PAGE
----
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Recording: Can’t Buy Me Love, You Can’t Do That, And I Love Her, I Should Have Known Better

Studio Two, EMI Studios, Abbey Road
Producer: George Martin
Engineer: Norman Smith

Although The Beatles had taped much of ‘Can’t Buy Be Love’ while in Paris on 29 January 1964, the first scheduled recording sessions for the A Hard Day’s Night LP took place on this day. It was also George Harrison’s 21st birthday, which was celebrated in the evening.

The London Express office booked me into a dusty Bloomsbury hotel to cover an event of some excitement in the Beatle world: George’s 21st birthday. With an Express photographer, Larry Ellis, I was supposed to stake out George’s party and report on the guests, the food and so on. First, though, I had to find out where it was to be held. On the morning of the birthday, 25 February, I went with Judith Simons (London ‘pop’ reporter on the Daily Express) to the EMI studios in Abbey Road and found George posing for pictures among a whimsical assortment of gifts. It was all very cheerful and friendly and I took advantage of the relaxed atmosphere to nudge and hint a little about the title of the next Beatles single: a major scoop, if I could get it.

George Martin and Epstein, divining the drift of my gentle interrogations, said at first that they couldn’t reveal the name of the new song; but eventually they did tell me (it was ‘Can’t Buy Me Love’) and just after that the picture-session ended. George looked much relieved; he shook his head, much as a dog shakes its coat after swimming, and let out his breath in a single sharp explosion. ‘Whew!’ Then he chatted for a while about the New Experience of Being 21. The certainty that every word was a pearl for the press was lost on none of us, George included. These were hungry times, loaves-and-fishes days. We on the Express were feeding five thousand thousand, at least, on very little.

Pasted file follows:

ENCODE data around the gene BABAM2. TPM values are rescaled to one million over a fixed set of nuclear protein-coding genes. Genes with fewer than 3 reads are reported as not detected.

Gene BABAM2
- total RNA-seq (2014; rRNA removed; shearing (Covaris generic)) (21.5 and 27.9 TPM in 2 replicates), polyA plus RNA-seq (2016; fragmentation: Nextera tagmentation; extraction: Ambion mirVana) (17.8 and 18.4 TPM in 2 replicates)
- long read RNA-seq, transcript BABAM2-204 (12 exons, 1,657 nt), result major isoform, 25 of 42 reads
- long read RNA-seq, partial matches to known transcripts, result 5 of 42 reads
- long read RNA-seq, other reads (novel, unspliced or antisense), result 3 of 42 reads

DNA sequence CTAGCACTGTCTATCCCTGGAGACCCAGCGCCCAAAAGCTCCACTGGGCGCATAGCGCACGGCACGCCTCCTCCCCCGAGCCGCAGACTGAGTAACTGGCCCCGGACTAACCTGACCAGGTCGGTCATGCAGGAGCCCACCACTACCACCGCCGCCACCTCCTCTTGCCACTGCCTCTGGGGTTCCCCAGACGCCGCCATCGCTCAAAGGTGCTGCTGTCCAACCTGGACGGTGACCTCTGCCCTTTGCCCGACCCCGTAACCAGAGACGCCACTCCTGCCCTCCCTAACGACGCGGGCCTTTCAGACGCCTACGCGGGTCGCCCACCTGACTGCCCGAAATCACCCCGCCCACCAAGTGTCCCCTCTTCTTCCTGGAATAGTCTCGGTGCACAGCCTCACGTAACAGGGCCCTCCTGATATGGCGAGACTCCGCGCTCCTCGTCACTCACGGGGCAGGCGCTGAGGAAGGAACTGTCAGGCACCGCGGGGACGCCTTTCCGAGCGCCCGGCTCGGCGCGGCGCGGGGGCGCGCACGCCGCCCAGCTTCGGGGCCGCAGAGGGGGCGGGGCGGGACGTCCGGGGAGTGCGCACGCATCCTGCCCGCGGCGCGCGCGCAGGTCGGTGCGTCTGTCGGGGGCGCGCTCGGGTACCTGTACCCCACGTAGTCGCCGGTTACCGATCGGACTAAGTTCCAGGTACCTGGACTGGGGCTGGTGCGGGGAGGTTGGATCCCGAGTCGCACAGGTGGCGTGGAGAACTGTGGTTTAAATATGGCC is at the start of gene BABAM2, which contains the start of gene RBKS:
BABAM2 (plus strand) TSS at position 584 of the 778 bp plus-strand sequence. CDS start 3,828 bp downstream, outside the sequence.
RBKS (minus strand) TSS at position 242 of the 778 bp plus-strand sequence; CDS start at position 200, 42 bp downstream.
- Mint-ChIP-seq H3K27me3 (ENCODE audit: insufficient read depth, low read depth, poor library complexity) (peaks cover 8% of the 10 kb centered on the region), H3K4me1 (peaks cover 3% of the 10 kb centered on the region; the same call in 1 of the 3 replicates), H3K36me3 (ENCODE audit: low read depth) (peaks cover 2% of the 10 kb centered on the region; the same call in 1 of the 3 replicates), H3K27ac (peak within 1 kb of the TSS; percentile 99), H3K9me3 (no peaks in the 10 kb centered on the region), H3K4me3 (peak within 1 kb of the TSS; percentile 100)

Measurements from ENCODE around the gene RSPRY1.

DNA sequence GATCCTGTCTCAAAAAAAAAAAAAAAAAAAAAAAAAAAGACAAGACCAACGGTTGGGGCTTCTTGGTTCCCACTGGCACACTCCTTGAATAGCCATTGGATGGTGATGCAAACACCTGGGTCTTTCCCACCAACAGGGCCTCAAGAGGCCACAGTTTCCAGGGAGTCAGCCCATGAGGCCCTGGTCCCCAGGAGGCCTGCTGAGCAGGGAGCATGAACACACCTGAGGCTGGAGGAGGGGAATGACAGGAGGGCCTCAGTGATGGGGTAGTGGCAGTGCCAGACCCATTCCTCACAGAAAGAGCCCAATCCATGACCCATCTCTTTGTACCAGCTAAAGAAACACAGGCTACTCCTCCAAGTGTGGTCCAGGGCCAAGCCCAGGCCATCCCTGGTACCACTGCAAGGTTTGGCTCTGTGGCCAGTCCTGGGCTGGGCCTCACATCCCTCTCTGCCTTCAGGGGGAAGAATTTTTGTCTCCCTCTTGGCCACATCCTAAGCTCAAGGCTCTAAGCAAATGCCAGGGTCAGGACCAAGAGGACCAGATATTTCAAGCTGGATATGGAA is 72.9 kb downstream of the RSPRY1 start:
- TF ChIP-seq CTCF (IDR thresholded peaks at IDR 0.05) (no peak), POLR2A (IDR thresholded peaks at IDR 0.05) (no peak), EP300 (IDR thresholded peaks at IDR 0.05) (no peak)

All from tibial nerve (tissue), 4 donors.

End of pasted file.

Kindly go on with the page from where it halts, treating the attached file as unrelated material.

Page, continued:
There followed a great deal of whispering – about the party, I supposed – but nothing more for the press. ‘Sorry, Derek, know you’re a friend of the family, but…’ But writing George’s column didn’t entitle me to hang out at private parties? That’s about it, a still, small voice whined within. And [press officer] Brian Sommerville couldn’t help: ‘Like to very much old man but it’s not easy. Ring me tonight and I’ll see what I can do. That’s it, fellers.’ Out! We slunk off, dragging our feet, watching each other suspiciously in case one of our number should make a quiet break for it and attempt another crack at Epstein and Sommerville. We were more like children playing ‘grandmother’s footsteps’ than adult reporters going about their job. My God, I thought, as we emerged into the wetness of Abbey Road, leafless in late winter; sod this for a lark.

Derek Taylor
Fifty Years Adrift

Can't Buy Me Love EP artwork - France

The Beatles were due to begin shooting their first feature film on 2 March, leaving them with little time for recording. There were two sessions on this day: the first began at 10am and ended at 1.30pm, and the second from 2.30-5.30pm, both in Studio Two at EMI Studios.

The first song to be tackled was ‘Can’t Buy Me Love’. Vocals and guitar parts were overdubbed onto the backing track recorded in Paris, after which the song was complete and ready to be The Beatles’ next single.

The group then turned their attentions to the song’s future b-side, John Lennon’s ‘You Can’t Do That’. The Beatles finished the song in nine takes, only four of which were complete. The previously-unreleased take six was included on 1995’s Anthology 1.

In the afternoon session they worked on two songs which ended up on the A Hard Day’s Night soundtrack. ‘And I Love Her’ was the first to be tackled. The Beatles recorded just two takes on this day; the second of these, the only complete run-through, was also released on Anthology 1. The group remade the song on the following day.

Also begun on this day was ‘I Should Have Known Better’. Three takes were recorded, but only one was complete. As with ‘And I Love Her’, the song was remade on 26 February.

Last updated: 30 June 2022
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